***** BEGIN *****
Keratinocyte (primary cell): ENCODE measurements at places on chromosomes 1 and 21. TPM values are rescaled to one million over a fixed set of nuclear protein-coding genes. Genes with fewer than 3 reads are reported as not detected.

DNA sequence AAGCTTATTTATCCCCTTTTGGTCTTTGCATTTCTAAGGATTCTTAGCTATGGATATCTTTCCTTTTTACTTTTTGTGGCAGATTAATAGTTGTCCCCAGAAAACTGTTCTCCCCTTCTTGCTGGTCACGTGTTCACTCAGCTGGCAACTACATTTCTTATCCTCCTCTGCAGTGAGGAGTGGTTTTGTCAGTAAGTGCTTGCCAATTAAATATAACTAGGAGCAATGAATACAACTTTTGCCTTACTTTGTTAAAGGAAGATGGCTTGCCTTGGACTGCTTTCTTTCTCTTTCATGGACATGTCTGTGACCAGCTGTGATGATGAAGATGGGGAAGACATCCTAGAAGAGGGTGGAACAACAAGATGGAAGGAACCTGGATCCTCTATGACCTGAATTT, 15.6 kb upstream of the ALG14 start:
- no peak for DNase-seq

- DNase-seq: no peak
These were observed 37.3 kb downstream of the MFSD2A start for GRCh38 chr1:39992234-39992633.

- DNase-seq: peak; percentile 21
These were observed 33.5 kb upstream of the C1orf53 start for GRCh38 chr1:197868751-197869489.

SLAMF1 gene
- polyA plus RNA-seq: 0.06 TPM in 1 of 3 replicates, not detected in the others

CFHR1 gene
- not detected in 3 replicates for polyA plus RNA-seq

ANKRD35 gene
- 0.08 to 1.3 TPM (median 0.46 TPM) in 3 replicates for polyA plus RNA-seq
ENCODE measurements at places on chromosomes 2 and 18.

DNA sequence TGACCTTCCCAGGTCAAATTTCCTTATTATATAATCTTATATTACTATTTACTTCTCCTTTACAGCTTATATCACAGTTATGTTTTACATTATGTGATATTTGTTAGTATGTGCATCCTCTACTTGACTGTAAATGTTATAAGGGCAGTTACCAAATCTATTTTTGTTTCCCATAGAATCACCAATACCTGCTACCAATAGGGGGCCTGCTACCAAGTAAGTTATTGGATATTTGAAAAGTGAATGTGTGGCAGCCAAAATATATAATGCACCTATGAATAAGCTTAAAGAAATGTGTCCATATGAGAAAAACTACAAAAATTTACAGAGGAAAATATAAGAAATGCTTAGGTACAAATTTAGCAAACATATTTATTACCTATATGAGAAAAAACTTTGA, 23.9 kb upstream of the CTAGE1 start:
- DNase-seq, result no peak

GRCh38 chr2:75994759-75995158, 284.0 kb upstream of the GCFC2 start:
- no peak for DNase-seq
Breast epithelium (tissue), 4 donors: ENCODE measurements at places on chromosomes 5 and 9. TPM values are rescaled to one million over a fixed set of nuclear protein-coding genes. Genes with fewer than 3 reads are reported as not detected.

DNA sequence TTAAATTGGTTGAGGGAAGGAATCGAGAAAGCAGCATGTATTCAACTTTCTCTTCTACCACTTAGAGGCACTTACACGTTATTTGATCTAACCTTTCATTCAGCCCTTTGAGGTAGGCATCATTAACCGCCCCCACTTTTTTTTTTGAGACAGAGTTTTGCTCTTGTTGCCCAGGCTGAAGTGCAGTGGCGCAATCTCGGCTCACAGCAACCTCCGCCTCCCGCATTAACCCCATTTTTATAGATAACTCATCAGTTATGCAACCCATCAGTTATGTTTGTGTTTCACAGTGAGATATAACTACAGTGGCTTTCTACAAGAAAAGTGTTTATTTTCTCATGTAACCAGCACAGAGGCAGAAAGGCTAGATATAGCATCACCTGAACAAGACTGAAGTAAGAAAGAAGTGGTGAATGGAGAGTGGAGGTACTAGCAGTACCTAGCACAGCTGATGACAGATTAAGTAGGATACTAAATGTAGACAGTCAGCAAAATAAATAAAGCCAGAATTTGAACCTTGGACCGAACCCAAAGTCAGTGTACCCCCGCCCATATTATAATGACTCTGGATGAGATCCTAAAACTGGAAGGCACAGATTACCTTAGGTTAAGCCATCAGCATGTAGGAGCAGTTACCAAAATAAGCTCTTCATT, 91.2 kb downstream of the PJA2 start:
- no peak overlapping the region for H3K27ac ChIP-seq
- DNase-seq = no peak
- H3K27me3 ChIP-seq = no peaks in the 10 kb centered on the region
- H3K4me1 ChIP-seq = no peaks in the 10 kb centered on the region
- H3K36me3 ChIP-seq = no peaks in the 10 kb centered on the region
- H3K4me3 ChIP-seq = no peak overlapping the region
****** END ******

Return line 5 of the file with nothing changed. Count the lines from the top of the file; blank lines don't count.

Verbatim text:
These were observed 37.3 kb downstream of the MFSD2A start for GRCh38 chr1:39992234-39992633.